Finding definitive answers as to why things work the way they do is a constant motivator in Hatton’s research. He sometimes postulates theoretical underpinnings to applied work that colleagues are doing. “My education is in mechanical engineering, but I often function as more of an applied mathematician,” he said. “When given a set of observations from another researcher, I might come in to look for a structure that explains their underlying principles. That’s very satisfying.” He also delves into advanced mathematics for solutions to practical engineering problems in robotics and other engineering disciplines. “I’m trying to bring fire back down from the gods and apply it to something that, historically, has been a difficult engineering problem,” he said.

His teaching, too, shades toward the mathematical side of engineering, both for undergraduate and graduate students, and he emphasizes the importance of considering problems in different ways. “I want students to see the process by which I approach a problem,” Hatton said, “and I want them to be able to adjust their thinking if the parameters of a problem shift.” Most gratifying of all is seeing his students hit ‘Aha!’ moments after they’ve solved a very difficult problem and realize they have the tools to move on to even more challenging and interesting work.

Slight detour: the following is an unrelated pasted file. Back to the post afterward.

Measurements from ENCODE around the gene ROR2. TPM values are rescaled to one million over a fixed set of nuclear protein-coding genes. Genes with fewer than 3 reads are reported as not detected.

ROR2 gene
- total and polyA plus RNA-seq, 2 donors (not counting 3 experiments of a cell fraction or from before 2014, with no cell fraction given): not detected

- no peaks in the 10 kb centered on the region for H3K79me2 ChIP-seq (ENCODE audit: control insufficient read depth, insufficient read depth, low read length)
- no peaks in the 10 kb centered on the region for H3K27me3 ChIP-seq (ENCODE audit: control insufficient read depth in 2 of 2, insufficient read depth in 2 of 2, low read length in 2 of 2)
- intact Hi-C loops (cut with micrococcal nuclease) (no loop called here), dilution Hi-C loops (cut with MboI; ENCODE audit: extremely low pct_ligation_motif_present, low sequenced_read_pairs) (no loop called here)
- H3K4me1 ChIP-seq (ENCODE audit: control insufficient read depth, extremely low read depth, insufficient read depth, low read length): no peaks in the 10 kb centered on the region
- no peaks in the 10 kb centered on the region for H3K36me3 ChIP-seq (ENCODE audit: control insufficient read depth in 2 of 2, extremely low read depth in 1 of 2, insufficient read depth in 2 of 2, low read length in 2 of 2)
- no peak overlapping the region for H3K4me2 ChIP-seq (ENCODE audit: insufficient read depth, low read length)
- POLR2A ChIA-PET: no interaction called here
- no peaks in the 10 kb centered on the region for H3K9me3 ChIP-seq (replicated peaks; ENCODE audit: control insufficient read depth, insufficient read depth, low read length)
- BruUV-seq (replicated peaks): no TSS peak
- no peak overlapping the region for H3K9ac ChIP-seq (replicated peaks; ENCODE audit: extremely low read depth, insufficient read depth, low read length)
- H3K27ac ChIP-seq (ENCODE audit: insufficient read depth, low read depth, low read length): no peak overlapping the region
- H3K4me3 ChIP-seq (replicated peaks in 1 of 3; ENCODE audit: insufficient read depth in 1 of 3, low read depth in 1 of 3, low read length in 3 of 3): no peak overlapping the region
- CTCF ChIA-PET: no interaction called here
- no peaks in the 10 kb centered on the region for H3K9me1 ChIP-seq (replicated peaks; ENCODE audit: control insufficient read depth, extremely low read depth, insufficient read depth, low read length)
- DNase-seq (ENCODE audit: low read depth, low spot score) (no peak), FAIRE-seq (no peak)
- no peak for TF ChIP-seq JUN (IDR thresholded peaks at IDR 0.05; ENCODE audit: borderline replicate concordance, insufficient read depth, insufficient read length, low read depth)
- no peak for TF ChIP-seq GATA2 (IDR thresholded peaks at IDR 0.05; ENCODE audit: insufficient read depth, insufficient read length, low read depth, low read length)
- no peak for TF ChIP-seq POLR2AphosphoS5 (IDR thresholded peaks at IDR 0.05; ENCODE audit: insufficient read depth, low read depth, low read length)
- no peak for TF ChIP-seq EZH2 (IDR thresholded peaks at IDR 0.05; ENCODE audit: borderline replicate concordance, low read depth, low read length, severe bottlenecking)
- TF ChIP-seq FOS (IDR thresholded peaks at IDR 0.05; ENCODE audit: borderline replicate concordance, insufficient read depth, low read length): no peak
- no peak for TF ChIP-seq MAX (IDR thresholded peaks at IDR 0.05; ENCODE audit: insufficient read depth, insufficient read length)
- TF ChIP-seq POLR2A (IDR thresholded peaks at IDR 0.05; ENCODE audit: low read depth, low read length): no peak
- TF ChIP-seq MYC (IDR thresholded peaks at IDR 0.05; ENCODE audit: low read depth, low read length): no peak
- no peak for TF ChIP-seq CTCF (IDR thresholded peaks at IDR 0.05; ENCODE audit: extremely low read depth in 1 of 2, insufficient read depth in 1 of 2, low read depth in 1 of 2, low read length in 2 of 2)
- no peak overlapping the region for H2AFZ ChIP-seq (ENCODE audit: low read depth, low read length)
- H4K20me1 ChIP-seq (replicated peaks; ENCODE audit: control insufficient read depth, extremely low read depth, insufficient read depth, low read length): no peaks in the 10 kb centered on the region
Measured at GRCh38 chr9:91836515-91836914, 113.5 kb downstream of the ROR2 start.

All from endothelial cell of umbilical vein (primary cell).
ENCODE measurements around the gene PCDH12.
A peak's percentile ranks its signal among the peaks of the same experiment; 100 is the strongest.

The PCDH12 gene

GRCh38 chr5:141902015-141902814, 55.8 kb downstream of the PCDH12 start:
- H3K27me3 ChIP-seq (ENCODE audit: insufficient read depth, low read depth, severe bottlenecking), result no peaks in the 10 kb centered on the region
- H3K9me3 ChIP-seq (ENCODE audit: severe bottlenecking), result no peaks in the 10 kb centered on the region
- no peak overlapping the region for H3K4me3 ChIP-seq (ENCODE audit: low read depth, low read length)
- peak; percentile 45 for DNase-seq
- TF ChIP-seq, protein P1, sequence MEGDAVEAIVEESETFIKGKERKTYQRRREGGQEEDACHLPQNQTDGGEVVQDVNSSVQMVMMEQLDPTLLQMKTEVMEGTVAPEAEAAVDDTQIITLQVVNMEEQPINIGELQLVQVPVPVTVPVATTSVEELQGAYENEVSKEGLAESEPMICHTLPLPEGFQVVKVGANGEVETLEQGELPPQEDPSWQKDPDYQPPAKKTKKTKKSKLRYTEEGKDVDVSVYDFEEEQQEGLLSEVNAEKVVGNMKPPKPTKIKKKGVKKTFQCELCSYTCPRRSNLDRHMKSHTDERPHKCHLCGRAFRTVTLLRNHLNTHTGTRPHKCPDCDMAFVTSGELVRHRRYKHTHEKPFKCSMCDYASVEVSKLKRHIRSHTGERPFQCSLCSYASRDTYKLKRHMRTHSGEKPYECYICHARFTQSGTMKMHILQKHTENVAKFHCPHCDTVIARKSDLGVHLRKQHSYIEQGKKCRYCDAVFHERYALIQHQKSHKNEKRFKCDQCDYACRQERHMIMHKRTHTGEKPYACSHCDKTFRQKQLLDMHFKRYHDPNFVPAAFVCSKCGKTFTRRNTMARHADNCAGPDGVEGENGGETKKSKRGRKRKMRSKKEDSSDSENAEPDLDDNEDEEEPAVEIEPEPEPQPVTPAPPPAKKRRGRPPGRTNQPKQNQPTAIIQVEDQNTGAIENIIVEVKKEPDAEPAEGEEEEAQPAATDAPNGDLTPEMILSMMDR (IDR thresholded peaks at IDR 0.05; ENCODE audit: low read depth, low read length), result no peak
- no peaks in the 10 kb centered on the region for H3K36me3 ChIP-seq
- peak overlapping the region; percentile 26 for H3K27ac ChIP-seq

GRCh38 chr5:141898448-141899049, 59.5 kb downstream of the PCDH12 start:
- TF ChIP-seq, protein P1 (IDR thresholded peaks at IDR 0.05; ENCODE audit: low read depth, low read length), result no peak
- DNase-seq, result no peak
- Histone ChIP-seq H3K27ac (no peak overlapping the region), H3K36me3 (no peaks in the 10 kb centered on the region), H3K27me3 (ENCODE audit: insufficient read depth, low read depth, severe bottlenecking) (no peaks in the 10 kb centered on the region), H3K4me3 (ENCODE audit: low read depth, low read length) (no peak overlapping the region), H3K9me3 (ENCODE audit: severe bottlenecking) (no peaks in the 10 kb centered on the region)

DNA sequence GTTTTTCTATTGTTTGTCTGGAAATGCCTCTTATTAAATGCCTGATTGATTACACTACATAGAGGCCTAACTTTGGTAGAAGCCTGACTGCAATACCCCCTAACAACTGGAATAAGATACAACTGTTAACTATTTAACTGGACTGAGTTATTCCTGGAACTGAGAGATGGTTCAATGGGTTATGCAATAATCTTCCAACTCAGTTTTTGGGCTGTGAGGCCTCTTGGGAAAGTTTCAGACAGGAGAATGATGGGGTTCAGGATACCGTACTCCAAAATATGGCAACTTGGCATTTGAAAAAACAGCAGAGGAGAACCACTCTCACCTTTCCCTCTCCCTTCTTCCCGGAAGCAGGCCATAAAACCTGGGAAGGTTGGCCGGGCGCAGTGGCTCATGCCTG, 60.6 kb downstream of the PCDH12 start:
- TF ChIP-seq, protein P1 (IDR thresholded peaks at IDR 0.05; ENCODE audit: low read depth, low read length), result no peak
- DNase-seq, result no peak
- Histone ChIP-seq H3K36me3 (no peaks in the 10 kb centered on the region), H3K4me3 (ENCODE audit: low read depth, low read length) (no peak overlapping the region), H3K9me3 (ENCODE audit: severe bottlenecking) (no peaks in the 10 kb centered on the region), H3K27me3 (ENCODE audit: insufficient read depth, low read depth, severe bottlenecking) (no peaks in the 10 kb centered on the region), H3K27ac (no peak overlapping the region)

Throughout his life, Hatton has been drawn to discovering how the world works. When faced with the decision to study computer science or engineering, he chose engineering figuring he could apply his programming skills to new areas of interest. “That’s consistent with decisions I’ve made: strengthen skills in one area and go into new territory where I can use the skills I’ve already built up behind me, then apply them in the new and different work.”

— Steve Frandzel